Financial health

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Money is a leading cause of stress for people everywhere. Half of households in Europe are struggling to make ends meet, while one third are unable to face unexpected financial expenses and close to 40% are not saving for retirement.

At ING we believe financially healthy people contribute to a healthy economy and drive social progress. That’s why we’re steering our customers and communities towards improved financial health. We can make a difference by helping people to stay a step ahead of the financial challenges they face. Plus, it’s our way of contributing to the United Nations’ Sustainable Development Goals, particularly towards sustainable and inclusive economic growth (goal 8) and reduced inequalities (goal 10).

What makes people financially healthy? Well, they can pay their bills, they have no problematic debts, they have savings set aside, and they’re planning for the future. As such, they’re generally happier because they’re better able to reach their goals, whether that’s buying a new car, their dream home, expanding their family or retiring from their job: whatever it is that moves them.

We think we can make our biggest impact on improving financial health in three ways: through financial inclusion; by helping people manage their everyday finances; and helping them plan for the future and protect their dreams.

Financial inclusion

Let’s start with the basics – making sure our customers and communities have access to banking products and services. In certain countries we have voice-activated ATMs that make it easier for people with a visual impairment to withdraw money and bank cards with a notch on top so they can insert them correctly. These cards are also useful for customers with limited hand functionality. In Australia, customers with speech or hearing difficulties can do their phone banking via the national relay service and there’s a sign language service in some of our bank branches in Poland.

Financial inclusion is also about making sure everyone can easily understand our terms and conditions, that the information on our websites is readily accessible and that all our customers can use our online banking channels and mobile apps, irrespective of their ability.

To help people remain financially healthy in adverse circumstances, we strive to offer fair and transparent products and services that are relevant to their needs. We care about human rights and work to identify and manage potential risks our customers could face, such as from discrimination, the loss or theft of their data, or being sold unsuitable products and services. You can read more about human rights and how we manage these risks in our latest human rights disclosure.

Everyday finances

We use technology and our insights about money to create innovative digital tools that help customers come to grips with their everyday finances. Think of forecasting tools like Kijk Vooruit, which helps Dutch customers plan and control their expenses, subscription manager Minna in Belgium, and savings tools like Everyday Roundup. Used by over one million customers in five countries, Everyday Roundup makes saving instant and easy by automatically rounding up customers’ card payments and moving the difference to their savings accounts.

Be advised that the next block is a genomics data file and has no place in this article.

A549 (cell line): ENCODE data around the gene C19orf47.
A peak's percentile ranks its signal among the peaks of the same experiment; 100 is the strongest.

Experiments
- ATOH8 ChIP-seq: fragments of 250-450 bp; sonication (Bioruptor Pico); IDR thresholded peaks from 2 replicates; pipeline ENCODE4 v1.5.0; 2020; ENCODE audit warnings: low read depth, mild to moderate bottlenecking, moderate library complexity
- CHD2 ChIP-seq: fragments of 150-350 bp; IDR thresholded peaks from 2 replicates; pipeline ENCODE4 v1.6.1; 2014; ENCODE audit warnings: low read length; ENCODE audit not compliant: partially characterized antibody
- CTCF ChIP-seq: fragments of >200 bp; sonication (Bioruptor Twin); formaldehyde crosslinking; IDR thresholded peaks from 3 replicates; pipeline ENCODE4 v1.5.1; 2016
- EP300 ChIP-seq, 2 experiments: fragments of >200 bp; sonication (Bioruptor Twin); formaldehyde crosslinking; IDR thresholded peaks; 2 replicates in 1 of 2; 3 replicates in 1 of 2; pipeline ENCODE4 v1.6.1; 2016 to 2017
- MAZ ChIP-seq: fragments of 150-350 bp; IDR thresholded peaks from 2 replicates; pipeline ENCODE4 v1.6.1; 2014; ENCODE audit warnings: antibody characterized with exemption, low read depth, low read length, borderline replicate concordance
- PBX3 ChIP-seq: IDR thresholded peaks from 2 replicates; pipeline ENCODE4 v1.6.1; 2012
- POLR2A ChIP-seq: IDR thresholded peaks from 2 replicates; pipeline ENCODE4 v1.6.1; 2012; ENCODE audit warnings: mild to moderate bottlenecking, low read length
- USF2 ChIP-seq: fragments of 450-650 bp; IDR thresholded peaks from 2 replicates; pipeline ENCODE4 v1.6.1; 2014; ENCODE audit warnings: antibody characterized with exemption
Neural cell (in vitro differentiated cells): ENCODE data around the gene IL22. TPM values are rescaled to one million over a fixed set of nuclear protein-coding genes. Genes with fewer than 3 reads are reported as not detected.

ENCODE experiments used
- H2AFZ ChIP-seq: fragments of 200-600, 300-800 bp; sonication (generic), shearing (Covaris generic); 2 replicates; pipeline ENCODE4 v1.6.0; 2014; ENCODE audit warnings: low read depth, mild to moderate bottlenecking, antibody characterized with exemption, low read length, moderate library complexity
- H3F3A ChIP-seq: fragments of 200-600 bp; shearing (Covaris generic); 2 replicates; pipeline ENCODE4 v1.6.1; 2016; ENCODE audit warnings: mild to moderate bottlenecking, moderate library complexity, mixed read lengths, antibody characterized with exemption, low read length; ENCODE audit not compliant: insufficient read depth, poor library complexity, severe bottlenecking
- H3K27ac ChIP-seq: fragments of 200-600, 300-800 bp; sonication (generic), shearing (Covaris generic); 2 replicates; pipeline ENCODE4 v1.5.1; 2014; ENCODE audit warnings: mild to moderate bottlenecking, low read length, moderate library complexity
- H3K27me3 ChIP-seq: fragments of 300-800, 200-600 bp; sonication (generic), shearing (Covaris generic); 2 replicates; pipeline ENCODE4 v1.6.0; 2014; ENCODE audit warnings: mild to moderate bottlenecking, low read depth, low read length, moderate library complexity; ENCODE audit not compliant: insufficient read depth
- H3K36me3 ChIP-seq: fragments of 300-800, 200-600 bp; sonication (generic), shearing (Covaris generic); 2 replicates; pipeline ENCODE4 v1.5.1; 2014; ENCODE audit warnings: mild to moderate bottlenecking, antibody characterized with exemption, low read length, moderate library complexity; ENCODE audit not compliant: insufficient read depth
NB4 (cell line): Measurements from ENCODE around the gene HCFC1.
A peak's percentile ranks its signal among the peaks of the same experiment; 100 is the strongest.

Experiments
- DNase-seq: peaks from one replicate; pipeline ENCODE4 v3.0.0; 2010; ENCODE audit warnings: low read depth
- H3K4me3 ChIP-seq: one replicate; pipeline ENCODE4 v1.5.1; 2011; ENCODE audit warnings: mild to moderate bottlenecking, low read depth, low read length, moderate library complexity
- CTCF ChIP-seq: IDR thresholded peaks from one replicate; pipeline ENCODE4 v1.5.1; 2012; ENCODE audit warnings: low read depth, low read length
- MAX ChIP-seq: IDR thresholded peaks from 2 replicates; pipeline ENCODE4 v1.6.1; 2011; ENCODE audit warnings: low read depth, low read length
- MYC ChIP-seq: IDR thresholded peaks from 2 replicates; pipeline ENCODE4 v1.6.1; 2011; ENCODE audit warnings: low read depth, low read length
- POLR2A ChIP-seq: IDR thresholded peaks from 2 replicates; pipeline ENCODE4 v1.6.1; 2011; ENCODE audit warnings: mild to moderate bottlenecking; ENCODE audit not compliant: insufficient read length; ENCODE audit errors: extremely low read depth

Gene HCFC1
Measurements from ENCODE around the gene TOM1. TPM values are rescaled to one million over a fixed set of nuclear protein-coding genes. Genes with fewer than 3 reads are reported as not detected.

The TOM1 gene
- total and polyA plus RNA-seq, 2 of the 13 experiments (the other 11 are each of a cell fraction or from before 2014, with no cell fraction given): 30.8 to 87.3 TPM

Shopping platforms like Dealwise – accessed via the ING app in Germany, Belgium and Romania – stimulate healthier spending behaviour by gathering the best shopping deals in one place and giving users cash back on purchases.

To support financial health in our communities we partner with local organisations that provide financial planning, coaching and debt counselling. These include Schuldhulproute in the Netherlands; the Dutch Youth Perspective Fund for people aged 18 to 27; Romania’s Banometru; and Nantik Lum in Spain, which helps women to gain financial independence.

Planning for the future

We seek to empower customers to protect their dreams through savvy savings and investments. We offer smart digital investment tools like My Money Coach in Italy, Naranja+ in Spain, Easy Invest in the Netherlands and Komfort-Anlage in Germany.

Another way we can help customers to stay in control of their finances is by helping them to identify potential savings, for example with a personal budget planner and categorisation tool that’s available in Germany.

Measuring our progress and impact

We’re currently exploring ways to measure our impact, for example using the Dutch Financial Health Index. Developed in collaboration with the National Institute for Financial Information (Nibud) and academic and business partners, the financial health index aims to become the market standard for gauging financial health and stimulating behavioural change.

Our financial health efforts are aligned with the Principles for Responsible Banking. We’re working with the United Nations Environment Programme Finance Initiative (UNEP FI) to contribute to setting a measurement standard for financial health impact for our industry. As a founding signatory in December 2021, we’ve committed to setting ambitious targets supported by measures around products and services, processes, data analytics and/or partnerships, with the aim of promoting financial inclusion and fostering a banking sector that supports financial health. We’re required to report on our targets and progress annually from mid-2023.

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